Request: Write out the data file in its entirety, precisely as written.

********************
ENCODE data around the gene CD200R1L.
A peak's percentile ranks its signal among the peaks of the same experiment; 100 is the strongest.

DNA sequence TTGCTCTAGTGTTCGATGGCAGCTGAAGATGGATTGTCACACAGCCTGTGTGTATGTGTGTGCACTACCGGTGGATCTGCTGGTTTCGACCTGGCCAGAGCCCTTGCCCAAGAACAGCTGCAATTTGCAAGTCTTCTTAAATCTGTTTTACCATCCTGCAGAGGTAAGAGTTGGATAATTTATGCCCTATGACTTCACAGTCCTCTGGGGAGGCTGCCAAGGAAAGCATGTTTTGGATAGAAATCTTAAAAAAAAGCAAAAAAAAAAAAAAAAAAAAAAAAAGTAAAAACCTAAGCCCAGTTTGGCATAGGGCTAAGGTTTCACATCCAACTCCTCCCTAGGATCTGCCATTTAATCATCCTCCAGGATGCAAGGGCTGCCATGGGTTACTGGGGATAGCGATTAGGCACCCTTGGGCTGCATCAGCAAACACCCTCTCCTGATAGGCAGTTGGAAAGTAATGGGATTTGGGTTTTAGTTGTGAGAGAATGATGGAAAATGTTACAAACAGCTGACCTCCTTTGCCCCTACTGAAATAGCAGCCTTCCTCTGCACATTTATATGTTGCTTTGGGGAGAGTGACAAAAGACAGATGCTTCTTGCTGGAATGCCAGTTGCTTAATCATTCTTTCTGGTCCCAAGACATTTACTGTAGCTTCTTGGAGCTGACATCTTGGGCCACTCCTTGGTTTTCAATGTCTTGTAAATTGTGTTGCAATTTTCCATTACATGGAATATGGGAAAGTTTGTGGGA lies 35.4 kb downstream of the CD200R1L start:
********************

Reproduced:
ENCODE data around the gene CD200R1L.
A peak's percentile ranks its signal among the peaks of the same experiment; 100 is the strongest.

DNA sequence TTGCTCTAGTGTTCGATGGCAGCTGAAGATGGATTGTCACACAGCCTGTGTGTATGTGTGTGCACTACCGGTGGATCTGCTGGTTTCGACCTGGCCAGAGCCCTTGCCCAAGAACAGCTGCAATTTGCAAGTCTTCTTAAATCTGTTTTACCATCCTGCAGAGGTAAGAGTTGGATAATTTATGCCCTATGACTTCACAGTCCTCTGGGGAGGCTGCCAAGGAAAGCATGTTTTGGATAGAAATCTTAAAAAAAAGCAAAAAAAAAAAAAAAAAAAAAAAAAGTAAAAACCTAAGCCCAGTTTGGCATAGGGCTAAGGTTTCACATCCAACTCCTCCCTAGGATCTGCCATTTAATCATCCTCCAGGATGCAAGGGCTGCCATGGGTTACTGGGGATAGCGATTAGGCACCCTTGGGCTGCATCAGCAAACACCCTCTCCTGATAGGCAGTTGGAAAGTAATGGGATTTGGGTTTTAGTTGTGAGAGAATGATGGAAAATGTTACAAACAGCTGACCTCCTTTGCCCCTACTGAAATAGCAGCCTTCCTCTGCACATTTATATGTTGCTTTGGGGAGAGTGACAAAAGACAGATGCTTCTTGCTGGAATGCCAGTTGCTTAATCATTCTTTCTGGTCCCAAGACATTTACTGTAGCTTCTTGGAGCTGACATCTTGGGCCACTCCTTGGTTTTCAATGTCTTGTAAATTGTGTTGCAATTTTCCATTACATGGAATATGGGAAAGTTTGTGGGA lies 35.4 kb downstream of the CD200R1L start: